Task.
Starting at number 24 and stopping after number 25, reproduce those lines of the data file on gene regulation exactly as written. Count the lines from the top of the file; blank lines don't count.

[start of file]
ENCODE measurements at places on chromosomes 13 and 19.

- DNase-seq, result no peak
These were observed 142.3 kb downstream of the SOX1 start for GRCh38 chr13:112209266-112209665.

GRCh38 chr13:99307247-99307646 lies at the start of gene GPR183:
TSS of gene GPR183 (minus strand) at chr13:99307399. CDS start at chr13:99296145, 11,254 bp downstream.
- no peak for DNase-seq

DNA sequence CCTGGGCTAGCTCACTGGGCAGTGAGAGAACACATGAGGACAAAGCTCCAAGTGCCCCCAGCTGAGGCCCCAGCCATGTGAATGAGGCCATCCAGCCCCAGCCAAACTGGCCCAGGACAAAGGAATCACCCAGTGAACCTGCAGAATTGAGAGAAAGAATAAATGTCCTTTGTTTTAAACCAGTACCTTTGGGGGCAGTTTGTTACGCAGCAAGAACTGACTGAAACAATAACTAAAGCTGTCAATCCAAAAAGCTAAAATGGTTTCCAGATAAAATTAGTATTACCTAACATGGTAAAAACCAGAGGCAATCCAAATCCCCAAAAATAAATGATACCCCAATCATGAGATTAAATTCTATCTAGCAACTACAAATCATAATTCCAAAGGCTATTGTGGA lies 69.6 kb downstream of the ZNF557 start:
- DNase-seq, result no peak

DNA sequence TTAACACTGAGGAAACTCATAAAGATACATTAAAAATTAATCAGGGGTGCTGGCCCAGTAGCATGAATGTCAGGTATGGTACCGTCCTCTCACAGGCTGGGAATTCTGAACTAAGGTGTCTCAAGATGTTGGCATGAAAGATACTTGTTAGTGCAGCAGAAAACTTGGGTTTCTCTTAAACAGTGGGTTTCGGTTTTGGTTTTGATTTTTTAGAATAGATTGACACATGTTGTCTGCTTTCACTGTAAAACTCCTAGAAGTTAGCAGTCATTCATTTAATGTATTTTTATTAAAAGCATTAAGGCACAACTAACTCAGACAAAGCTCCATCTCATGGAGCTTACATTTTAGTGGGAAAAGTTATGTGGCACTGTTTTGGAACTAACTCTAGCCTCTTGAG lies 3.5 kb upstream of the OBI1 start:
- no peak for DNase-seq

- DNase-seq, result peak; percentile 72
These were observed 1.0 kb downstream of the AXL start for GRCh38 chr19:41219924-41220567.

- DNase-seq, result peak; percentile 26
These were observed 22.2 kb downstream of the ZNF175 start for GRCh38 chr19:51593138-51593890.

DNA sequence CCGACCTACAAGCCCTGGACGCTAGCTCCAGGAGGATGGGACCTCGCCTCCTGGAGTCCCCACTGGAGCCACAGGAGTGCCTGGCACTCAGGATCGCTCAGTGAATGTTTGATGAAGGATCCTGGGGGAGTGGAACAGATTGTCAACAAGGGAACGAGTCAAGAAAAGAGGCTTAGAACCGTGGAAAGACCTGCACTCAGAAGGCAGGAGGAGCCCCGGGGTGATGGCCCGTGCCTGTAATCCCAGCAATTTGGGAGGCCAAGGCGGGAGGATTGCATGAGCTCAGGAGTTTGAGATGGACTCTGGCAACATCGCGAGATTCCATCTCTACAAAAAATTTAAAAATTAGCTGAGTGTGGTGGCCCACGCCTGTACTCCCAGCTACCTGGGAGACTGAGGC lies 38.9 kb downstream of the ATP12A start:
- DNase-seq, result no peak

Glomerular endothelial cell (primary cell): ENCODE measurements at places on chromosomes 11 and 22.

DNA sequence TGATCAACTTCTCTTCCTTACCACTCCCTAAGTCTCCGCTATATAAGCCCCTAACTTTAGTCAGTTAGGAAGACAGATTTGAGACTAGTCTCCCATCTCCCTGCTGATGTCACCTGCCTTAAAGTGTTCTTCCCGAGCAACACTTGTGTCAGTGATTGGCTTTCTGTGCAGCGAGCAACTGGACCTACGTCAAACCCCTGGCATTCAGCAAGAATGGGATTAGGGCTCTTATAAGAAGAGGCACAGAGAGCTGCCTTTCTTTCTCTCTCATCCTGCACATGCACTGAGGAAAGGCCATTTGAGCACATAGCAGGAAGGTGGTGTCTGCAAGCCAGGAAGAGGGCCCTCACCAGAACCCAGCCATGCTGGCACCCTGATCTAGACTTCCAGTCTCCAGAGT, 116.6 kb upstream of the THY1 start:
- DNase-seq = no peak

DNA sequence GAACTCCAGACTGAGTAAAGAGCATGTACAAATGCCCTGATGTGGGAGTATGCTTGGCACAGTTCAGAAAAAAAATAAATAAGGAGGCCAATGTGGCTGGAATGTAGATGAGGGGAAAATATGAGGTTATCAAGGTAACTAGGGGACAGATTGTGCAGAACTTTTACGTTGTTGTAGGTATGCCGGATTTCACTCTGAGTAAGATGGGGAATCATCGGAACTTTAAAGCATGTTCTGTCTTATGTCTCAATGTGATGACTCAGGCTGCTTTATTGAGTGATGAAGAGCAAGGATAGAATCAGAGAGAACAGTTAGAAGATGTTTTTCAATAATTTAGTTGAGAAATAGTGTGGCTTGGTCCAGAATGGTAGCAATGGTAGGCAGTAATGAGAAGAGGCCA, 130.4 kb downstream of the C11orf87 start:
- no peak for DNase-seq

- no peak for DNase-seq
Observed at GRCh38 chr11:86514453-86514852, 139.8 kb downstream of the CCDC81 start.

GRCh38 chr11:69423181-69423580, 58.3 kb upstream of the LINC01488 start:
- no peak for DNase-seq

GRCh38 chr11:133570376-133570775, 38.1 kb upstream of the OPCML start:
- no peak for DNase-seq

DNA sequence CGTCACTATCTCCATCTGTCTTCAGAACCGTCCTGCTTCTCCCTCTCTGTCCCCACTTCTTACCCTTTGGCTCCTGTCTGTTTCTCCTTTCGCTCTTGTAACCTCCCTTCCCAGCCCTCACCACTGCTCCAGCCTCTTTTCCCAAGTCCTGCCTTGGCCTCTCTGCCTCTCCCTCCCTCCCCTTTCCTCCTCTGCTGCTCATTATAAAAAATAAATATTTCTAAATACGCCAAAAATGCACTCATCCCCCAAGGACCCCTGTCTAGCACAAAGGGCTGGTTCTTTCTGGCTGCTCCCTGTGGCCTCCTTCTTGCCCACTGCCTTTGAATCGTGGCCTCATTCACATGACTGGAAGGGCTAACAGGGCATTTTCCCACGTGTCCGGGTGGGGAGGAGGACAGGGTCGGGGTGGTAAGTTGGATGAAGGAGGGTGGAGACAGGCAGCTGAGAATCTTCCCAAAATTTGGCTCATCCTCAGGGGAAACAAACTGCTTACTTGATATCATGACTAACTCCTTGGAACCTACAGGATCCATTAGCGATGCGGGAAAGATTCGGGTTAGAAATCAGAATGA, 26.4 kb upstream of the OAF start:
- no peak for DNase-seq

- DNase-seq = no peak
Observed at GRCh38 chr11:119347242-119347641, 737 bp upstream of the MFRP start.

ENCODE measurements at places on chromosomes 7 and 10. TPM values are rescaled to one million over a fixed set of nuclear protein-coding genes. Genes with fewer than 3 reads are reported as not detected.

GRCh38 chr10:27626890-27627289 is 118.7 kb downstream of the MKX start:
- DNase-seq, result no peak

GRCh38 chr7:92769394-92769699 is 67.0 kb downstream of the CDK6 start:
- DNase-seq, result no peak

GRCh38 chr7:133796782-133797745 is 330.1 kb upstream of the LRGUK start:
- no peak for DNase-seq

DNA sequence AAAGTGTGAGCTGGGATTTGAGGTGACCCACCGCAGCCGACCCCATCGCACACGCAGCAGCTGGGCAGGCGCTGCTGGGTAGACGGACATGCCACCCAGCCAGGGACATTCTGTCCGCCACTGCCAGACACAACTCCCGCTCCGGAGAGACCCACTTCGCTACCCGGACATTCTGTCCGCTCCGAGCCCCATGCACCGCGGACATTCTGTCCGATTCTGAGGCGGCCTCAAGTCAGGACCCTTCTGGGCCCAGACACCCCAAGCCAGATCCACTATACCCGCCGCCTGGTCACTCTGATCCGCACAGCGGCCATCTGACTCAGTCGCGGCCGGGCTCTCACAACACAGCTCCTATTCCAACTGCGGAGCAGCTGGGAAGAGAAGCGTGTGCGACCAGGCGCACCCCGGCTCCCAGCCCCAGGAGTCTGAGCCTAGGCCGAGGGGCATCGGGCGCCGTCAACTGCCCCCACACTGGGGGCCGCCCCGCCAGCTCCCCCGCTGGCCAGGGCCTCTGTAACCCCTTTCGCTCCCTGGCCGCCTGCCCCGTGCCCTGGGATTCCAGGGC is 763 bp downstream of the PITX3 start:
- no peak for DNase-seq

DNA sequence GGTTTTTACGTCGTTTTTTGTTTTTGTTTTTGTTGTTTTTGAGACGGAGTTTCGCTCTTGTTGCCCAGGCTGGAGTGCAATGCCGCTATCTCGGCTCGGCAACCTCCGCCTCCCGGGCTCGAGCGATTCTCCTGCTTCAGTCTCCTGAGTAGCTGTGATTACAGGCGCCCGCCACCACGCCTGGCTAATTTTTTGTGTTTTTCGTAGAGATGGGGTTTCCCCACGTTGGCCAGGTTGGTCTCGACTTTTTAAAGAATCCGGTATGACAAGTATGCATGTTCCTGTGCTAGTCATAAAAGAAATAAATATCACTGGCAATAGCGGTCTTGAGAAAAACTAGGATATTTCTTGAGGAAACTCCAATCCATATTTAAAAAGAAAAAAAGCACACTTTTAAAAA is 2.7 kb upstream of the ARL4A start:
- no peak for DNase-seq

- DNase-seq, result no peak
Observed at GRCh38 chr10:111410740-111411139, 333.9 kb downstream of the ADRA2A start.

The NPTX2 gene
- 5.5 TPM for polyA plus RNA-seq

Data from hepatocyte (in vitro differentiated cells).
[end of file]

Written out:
GRCh38 chr11:69423181-69423580, 58.3 kb upstream of the LINC01488 start:
- no peak for DNase-seq